Renee Moelders

With the current COVID-19 crisis brewing and firms being encouraged to implement social distancing, organizations around the country are scrambling to shift their employees to work remotely. Your firm may not feel fully ready, but regardless, you may have to also take this step. Your building management may force you to close your office, or an outbreak may require mass numbers of employees to self-quarantine. Public transportation services could be interrupted and disrupt your team’s ability to reach the office. We recommend that you create a plan immediately for what it would look like to have all employees work offsite. To help you get there, we have specific steps you can take to smooth the transition, ensure business continuity, and remain more productive.

  • Assign each employee a go-to contact for assistance. As your team makes this shift to working offsite, employees will have questions and need assistance to keep work moving. They will benefit from having a go-to person to help them resolve issues. And they might require emotional support to weather the crisis. Leverage Career Coaches or Supervisors, and if you don’t have those roles already in place, assign a temporary “Guide” to each employee. Ask Guides to reach out once a day for a brief check-in at a minimum, ranging from 5-15 minutes. Encourage them to ask open-ended questions like “How can I support you today?” or “What is on your plate that you’re worried about?”, eliciting critical information and concerns.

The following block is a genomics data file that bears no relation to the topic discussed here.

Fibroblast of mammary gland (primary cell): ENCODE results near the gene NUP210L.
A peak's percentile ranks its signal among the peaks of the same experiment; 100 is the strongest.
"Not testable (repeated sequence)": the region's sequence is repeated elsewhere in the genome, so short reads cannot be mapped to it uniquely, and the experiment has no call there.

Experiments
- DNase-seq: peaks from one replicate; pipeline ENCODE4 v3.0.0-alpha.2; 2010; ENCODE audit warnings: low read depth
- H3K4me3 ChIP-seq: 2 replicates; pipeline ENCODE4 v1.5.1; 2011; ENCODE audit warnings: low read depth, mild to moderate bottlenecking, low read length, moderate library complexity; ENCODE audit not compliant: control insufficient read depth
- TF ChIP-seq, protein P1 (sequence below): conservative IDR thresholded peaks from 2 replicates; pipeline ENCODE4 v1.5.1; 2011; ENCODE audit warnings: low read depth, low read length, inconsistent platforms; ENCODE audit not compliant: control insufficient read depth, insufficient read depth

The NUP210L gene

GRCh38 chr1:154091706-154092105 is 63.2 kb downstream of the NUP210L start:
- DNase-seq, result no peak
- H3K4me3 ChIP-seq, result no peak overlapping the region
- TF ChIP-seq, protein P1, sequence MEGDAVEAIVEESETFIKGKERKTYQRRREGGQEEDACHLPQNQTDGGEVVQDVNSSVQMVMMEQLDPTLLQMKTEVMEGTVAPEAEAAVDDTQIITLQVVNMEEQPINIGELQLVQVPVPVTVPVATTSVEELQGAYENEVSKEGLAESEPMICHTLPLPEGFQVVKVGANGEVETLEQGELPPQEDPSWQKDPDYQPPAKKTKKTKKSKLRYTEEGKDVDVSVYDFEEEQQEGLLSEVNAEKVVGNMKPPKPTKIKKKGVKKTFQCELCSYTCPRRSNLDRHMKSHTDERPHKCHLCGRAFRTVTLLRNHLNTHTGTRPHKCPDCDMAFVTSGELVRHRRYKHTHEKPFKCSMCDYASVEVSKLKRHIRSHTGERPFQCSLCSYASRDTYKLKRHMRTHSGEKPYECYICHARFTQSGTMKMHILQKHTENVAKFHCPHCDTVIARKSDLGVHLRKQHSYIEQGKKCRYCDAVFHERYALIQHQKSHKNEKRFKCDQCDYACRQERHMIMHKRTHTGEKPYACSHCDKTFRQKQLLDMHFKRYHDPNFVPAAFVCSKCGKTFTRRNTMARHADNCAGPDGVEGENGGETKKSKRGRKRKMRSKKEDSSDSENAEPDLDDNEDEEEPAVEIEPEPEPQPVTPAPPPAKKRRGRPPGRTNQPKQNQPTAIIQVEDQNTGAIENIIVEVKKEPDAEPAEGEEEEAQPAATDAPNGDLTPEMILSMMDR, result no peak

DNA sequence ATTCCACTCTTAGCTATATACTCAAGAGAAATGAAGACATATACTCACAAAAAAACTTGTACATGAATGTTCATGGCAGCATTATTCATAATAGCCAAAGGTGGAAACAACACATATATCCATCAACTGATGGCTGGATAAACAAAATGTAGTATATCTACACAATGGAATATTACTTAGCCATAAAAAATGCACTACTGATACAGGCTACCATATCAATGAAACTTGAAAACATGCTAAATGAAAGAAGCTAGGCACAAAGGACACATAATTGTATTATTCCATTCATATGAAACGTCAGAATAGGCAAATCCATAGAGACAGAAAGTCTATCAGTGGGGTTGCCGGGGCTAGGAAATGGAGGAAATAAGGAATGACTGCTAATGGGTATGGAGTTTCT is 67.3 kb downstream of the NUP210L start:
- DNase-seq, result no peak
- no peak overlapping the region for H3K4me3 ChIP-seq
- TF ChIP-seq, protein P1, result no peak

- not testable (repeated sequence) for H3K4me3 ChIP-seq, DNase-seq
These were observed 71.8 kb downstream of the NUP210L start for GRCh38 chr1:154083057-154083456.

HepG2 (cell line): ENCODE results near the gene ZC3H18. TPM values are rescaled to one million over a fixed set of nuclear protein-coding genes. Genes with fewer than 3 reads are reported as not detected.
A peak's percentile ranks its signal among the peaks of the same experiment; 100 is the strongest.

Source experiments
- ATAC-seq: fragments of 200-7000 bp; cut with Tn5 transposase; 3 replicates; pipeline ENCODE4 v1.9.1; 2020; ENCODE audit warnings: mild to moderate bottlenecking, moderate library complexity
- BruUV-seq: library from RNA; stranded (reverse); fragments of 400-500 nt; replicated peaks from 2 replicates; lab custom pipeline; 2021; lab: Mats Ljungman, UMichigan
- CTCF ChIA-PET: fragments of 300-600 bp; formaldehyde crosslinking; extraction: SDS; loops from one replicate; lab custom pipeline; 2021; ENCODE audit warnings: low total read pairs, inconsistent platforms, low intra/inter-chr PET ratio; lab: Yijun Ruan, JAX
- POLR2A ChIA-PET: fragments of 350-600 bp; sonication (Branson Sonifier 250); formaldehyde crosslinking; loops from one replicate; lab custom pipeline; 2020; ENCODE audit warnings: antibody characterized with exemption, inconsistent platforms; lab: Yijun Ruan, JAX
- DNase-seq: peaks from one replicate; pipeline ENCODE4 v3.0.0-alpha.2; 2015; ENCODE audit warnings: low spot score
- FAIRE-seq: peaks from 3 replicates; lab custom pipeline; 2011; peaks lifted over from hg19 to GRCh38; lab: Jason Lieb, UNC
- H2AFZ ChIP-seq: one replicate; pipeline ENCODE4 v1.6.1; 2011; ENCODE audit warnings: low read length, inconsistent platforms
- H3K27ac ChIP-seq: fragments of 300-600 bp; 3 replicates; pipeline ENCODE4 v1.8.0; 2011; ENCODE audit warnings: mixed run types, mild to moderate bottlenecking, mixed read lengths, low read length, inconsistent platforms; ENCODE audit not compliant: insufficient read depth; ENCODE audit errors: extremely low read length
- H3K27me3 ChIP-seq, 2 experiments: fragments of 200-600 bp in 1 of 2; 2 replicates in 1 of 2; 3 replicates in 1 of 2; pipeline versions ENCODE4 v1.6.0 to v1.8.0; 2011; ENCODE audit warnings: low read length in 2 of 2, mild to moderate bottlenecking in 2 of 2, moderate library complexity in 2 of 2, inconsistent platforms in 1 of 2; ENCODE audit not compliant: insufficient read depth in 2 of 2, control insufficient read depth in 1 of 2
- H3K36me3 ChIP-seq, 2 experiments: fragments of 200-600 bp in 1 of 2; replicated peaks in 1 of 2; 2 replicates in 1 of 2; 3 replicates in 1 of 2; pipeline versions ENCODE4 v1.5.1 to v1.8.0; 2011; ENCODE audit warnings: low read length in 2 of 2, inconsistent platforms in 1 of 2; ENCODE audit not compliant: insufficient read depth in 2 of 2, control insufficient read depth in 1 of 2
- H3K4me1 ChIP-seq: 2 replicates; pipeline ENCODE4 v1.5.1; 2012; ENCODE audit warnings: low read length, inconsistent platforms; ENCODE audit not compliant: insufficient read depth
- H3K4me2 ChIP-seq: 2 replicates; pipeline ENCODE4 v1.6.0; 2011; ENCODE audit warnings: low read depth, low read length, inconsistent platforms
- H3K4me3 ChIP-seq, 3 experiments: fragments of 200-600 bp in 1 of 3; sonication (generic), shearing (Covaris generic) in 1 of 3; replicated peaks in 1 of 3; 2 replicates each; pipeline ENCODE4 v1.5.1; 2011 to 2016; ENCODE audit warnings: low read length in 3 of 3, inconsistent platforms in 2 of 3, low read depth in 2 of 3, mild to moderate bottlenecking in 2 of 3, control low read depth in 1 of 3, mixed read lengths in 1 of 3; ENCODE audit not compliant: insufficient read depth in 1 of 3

Our current situation is unique, with children home from school and people juggling more than the usual commitments. Be specific about deliverables expectations and help your team members prioritize to get out the most important items first. If you have experience working remotely or juggling family and work, feel free to share about what works for you if it feels appropriate.